The commentators at the track made the point more than once during the race that the pair of Vitaphone cars were always there or thereabouts in the opening stages of the event, but never acted as ‘hares'. So what was the race plan for the Maseratis, Eric?

“Our strategy before the start was never to get more than a lap behind any of our rivals: up to half a lap behind the leader was fine, we were happy with that. For the first six hours, the battle was perfect for us, because we saw some close racing, but some of the other cars met problems, and we were first and second after a quarter of the race – we went from sixth to first in 35 minutes! - so we scored maximum points. We certainly didn't set out to go very fast from the beginning – but the plan worked perfectly.”

And the Maserati 1-2 1-2 at 6 hours was repeated at 12 hours – and at 24 of course.

Talking about his three partners, Eric van de Poele describes Andrea Bertolini as “a wonderful person with a perfect attitude. He is very serious when we have to be serious, he has a lot of experience and like Michael, he as exactly the right mentality for endurance racing. It is no good looking for a set-up that suits one driver – you have to be like four drivers in one.”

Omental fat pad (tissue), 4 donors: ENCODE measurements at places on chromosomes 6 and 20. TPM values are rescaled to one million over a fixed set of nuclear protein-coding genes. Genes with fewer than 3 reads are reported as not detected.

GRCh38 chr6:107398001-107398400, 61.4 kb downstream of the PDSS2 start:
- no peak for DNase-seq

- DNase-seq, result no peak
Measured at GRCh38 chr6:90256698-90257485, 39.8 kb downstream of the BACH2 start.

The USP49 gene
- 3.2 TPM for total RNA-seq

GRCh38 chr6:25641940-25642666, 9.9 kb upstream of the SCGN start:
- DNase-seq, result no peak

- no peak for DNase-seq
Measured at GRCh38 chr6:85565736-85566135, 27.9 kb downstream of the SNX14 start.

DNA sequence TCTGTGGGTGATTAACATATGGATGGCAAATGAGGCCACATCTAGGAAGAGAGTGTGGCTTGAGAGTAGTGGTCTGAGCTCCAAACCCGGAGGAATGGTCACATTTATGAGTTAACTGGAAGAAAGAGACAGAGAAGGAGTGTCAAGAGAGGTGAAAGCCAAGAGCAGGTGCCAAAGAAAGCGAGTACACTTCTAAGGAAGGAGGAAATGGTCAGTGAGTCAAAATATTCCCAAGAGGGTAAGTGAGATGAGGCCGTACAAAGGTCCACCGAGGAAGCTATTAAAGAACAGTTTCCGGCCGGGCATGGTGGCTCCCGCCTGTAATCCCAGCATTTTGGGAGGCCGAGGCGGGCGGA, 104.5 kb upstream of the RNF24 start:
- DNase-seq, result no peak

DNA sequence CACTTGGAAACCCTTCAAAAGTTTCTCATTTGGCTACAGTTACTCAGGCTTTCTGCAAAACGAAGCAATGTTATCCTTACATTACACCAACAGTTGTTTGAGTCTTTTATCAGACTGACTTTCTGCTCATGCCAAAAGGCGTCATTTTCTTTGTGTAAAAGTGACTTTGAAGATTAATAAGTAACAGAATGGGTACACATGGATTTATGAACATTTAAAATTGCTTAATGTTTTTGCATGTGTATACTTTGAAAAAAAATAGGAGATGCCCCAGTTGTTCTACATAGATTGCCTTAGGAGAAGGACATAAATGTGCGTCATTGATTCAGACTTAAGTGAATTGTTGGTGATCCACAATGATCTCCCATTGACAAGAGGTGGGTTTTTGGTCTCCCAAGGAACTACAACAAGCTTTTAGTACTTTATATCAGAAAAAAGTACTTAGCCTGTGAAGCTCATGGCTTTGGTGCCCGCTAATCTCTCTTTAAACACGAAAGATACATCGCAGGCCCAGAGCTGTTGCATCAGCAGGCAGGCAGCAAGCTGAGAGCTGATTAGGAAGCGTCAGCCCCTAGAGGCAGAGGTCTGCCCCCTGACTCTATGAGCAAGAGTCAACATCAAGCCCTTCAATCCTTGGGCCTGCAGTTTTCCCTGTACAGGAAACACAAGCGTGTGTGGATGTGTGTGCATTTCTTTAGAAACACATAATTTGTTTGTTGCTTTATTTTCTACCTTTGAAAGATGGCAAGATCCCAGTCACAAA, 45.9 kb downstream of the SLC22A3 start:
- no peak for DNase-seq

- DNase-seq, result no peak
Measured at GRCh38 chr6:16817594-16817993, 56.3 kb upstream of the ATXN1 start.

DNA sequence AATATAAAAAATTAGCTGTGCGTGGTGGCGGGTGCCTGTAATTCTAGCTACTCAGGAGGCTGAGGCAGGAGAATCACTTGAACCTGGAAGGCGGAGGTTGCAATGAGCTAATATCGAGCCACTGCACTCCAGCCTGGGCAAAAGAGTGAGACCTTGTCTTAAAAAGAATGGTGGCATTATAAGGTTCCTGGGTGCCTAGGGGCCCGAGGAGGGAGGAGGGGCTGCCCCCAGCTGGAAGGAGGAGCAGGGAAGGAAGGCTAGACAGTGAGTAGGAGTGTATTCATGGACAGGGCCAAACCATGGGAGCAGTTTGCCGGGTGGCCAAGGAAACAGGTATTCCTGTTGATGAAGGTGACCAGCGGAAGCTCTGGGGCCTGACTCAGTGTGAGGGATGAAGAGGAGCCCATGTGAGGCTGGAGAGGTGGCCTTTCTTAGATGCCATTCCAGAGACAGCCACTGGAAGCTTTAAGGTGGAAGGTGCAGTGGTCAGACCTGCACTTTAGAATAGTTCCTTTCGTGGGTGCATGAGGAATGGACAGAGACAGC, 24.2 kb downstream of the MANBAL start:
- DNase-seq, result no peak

‘New boy' Stephane Sarrazin, unsurprisingly, did nothing but impress vdP. “I knew him a little bit before the Spa 24 Hours – and found him to be a fantastic person. We really had a dream team.

“Stephane did an incredible stint in the night, to get away from the #2 car, and that was one of the significant factors in our victory. The other car also had a problem on Sunday with a brake duct that was damaged by chunks of rubber, and that cut a tyre, so they had to do an extra stop compared to us.